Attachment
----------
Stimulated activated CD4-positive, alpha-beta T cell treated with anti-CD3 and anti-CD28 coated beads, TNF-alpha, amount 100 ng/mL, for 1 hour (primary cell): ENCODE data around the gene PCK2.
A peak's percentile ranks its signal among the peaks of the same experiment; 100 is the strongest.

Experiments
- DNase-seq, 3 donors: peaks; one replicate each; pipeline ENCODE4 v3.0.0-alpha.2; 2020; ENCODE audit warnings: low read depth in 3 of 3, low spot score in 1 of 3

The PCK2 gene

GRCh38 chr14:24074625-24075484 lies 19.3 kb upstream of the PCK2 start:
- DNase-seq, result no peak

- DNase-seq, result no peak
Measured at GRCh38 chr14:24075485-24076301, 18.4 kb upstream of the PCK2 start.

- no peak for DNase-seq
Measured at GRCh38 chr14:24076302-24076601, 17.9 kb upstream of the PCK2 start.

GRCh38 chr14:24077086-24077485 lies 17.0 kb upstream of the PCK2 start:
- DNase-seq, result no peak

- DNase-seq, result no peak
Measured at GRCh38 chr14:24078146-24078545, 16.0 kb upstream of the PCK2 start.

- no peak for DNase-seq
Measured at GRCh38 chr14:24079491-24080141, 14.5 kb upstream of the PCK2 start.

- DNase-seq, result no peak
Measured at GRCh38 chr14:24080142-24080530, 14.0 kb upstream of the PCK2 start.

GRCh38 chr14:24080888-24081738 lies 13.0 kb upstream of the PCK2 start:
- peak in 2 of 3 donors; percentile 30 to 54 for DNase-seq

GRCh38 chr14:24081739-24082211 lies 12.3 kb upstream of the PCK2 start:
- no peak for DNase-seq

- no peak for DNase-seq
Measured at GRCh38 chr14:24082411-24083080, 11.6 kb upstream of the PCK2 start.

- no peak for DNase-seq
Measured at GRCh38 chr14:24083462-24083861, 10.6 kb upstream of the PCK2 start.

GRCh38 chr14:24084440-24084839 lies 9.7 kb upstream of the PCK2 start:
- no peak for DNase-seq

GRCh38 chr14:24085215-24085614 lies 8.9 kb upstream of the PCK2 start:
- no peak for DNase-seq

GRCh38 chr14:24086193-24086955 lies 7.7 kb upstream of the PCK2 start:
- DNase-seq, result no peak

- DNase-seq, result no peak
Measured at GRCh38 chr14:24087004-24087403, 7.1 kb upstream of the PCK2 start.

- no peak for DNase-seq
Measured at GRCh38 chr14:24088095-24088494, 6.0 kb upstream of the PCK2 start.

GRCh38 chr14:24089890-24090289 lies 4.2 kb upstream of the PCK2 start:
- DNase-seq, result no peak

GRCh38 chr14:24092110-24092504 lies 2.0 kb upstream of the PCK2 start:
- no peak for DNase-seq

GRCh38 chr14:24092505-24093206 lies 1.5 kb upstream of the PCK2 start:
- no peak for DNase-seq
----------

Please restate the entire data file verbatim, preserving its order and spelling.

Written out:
Stimulated activated CD4-positive, alpha-beta T cell treated with anti-CD3 and anti-CD28 coated beads, TNF-alpha, amount 100 ng/mL, for 1 hour (primary cell): ENCODE data around the gene PCK2.
A peak's percentile ranks its signal among the peaks of the same experiment; 100 is the strongest.

Experiments
- DNase-seq, 3 donors: peaks; one replicate each; pipeline ENCODE4 v3.0.0-alpha.2; 2020; ENCODE audit warnings: low read depth in 3 of 3, low spot score in 1 of 3

The PCK2 gene

GRCh38 chr14:24074625-24075484 lies 19.3 kb upstream of the PCK2 start:
- DNase-seq, result no peak

- DNase-seq, result no peak
Measured at GRCh38 chr14:24075485-24076301, 18.4 kb upstream of the PCK2 start.

- no peak for DNase-seq
Measured at GRCh38 chr14:24076302-24076601, 17.9 kb upstream of the PCK2 start.

GRCh38 chr14:24077086-24077485 lies 17.0 kb upstream of the PCK2 start:
- DNase-seq, result no peak

- DNase-seq, result no peak
Measured at GRCh38 chr14:24078146-24078545, 16.0 kb upstream of the PCK2 start.

- no peak for DNase-seq
Measured at GRCh38 chr14:24079491-24080141, 14.5 kb upstream of the PCK2 start.

- DNase-seq, result no peak
Measured at GRCh38 chr14:24080142-24080530, 14.0 kb upstream of the PCK2 start.

GRCh38 chr14:24080888-24081738 lies 13.0 kb upstream of the PCK2 start:
- peak in 2 of 3 donors; percentile 30 to 54 for DNase-seq

GRCh38 chr14:24081739-24082211 lies 12.3 kb upstream of the PCK2 start:
- no peak for DNase-seq

- no peak for DNase-seq
Measured at GRCh38 chr14:24082411-24083080, 11.6 kb upstream of the PCK2 start.

- no peak for DNase-seq
Measured at GRCh38 chr14:24083462-24083861, 10.6 kb upstream of the PCK2 start.

GRCh38 chr14:24084440-24084839 lies 9.7 kb upstream of the PCK2 start:
- no peak for DNase-seq

GRCh38 chr14:24085215-24085614 lies 8.9 kb upstream of the PCK2 start:
- no peak for DNase-seq

GRCh38 chr14:24086193-24086955 lies 7.7 kb upstream of the PCK2 start:
- DNase-seq, result no peak

- DNase-seq, result no peak
Measured at GRCh38 chr14:24087004-24087403, 7.1 kb upstream of the PCK2 start.

- no peak for DNase-seq
Measured at GRCh38 chr14:24088095-24088494, 6.0 kb upstream of the PCK2 start.

GRCh38 chr14:24089890-24090289 lies 4.2 kb upstream of the PCK2 start:
- DNase-seq, result no peak

GRCh38 chr14:24092110-24092504 lies 2.0 kb upstream of the PCK2 start:
- no peak for DNase-seq

GRCh38 chr14:24092505-24093206 lies 1.5 kb upstream of the PCK2 start:
- no peak for DNase-seq